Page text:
I have really enjoyed thinking through this blog series, thank you for joining me! We have gotten lots of feedback and truly appreciate the time you’ve taken to respond. That being said, if you have any further questions about me, our church, or Berea please feel free to leave your mark on the comments or through the Contact Us page.
Before wrapping up, I do want to address one comment left on Part 3 of this series. ‘Adam’ asked if I had “any ideas on how a College could better fulfill a Christian mission.” He follows up, “Does it mean that it limits its Christian interpretations to one or another?” I wanted to respond to these questions on a more public forum, as they are especially thought provoking and relevant. Thanks Adam!
First, I want to echo a thought that Adam also made in his set-up – a College cannot be Christian. What do we mean? “People are Christians-not things, places, or institutions,” Adam wrote. He, I believe, is right on the money. While all things will be reconciled to the Father one day, Jesus’ atoning work on the cross absorbed the God’s wrath towards people. 2 Corinthians 5:18-20 reads “All this is from God, who through Christ reconciled us to himself and gave us the ministry of reconciliation; that is, in Christ God was reconciling the world to himself, not counting their trespasses against them, and entrusting to us the message of reconciliation.” (ESV) Christians are involved in a ministry of reconciliation, as God has designed. Don’t forget that God saves people and people, in turn, engage in worshiping the God who saved them.
With that thought in mind, let’s talk briefly about how a College would fulfill its Christian mission. My goal in writing this series was not to offer my opinions on how any institution, Berea specifically, should go about their business. The main goal of this series has been for those who are, or will be, connected with Berea College and may find a disparity between Berea’s Christian identity and their own. However, I believe that entertaining this kind of question will finish off the series nicely.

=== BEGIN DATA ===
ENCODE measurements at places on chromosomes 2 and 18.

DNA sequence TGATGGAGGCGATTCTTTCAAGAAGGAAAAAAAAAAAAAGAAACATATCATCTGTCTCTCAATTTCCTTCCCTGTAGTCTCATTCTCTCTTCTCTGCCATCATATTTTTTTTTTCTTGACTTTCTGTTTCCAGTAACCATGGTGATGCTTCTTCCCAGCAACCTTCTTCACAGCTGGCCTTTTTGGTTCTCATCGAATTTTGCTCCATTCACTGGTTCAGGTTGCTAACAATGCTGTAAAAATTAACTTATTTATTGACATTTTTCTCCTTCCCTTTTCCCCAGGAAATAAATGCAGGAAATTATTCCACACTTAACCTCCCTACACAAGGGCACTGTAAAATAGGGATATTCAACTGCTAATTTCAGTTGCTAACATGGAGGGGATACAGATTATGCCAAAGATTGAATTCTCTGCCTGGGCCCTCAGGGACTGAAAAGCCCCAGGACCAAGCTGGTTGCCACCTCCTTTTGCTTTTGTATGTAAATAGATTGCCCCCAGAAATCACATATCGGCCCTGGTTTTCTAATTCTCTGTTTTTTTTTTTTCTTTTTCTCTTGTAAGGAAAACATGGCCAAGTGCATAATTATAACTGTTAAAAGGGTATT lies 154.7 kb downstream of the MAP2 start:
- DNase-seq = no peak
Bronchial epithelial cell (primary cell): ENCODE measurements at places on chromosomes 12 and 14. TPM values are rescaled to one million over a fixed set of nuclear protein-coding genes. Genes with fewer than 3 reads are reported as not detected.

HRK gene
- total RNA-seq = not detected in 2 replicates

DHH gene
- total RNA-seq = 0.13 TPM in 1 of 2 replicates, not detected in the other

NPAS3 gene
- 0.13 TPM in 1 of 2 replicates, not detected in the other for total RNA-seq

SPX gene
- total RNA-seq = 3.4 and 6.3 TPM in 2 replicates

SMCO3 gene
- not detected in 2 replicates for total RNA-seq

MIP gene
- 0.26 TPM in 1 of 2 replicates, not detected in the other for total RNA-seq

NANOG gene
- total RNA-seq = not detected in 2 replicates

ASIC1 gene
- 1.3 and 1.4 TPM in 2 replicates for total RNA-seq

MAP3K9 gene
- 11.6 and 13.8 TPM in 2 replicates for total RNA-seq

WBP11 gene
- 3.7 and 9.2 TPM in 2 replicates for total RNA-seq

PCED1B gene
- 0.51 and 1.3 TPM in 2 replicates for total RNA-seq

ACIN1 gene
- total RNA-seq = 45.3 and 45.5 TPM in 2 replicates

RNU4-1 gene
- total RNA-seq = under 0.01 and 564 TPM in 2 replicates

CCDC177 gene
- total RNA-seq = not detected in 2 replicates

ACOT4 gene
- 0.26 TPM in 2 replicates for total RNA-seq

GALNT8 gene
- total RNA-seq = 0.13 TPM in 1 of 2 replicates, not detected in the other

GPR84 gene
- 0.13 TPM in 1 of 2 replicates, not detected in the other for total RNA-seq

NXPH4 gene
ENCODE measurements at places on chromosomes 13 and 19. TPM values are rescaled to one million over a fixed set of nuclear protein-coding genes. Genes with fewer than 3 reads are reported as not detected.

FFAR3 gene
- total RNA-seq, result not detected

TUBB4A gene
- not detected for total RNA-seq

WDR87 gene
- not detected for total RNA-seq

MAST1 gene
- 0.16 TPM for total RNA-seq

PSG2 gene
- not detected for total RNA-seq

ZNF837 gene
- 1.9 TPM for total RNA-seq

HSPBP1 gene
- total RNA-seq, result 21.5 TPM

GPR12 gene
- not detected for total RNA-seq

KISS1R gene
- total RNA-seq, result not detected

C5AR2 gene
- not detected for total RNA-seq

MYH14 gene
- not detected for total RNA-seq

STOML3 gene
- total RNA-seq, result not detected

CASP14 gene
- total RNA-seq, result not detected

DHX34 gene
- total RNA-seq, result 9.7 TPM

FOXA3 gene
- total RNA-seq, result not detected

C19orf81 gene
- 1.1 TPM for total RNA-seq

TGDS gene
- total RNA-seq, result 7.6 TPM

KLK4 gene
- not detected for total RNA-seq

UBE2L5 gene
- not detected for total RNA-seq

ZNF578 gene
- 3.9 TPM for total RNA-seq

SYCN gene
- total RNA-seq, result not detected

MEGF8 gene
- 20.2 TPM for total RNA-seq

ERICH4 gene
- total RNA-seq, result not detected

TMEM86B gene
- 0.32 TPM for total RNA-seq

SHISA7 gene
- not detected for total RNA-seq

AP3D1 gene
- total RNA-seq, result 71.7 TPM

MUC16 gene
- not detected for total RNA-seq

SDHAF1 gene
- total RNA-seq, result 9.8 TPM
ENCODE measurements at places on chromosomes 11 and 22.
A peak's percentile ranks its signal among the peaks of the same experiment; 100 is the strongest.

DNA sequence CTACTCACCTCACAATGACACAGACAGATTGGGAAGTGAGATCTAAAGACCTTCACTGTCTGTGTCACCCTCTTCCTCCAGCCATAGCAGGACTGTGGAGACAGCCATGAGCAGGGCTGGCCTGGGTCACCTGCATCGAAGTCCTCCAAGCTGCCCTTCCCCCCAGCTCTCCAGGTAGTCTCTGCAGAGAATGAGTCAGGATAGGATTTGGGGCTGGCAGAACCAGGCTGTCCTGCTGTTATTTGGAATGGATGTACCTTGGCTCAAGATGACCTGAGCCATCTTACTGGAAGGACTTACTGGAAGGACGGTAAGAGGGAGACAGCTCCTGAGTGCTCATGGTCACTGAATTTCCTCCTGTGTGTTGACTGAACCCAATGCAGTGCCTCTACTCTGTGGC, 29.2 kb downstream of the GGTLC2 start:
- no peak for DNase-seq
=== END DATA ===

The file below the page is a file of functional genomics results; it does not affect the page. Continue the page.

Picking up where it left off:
Quite simply, I would suggest that if Berea College would want to fulfill a Christian mission, the College’s planners and administrators should surrender Berea’s faculty, staff, and students to the cause of Christ. To fulfill a Christian mission biblically, Berea should follow Jesus’ instructions and “Go therefore and make disciples of all nations, baptizing them in the name of the Father and of the Son and of the Holy Spirit, teaching them to observe all that I have commanded you.” (Matthew 28:19-20 ESV)
However, I am not totally convinced fulfilling a Christian mission is what Berea, as an institution, should do.
Jesus has left us very clear instructions as to how we should practice faith. The local church is the hub of a Christian’s walk. It is within that context that a Christian mission is fulfilled. Berea College, or any liberal arts school, does not have a charge from Jesus to fill any Christian mission, goal, or identity. Christians, people Christ has redeemed, have that charge. Our Christian lives are worked out through those “one another” commandments in context of the local church and, then, extended outwards to our communities. 21st century Christians should operate as 1st century ones did, “day by day, attending the temple together and breaking bread in their homes, they received their food with glad and generous hearts, praising God and having favor with all the people. And the Lord added to their number day by day those who were being saved.” (Acts 2:46-47 ESV)
My time as a student at Berea was challenging. It was mentally, emotionally, and spiritually draining. It was also highly rewarding. Berea does have an amazing operation going. How many institutions can pull such a vast group of people from such varied backgrounds into one place? How can those many people from varied backgrounds live, work, and learn together in such a stimulating and engaging environment? Where else can low-income students receive a top-notch education by Ivy League educated professors? I loved the learning that went on at Berea. I loved my fellow students. I loved my classes – I did!
How, then, did I survive and thrive? By finding my Christian identity not in what Berea, or anyone else, supposed it was. When I found my Christian identity in Jesus Christ, I could approach Berea as someone who disagreed but was never threatened. I thrived at Berea when my vertical relationship with Jesus was strong and, then, extend horizontally to my college community. And that, I pray, is how future students will also thrive at Berea College.
Hope to see you in the Fall!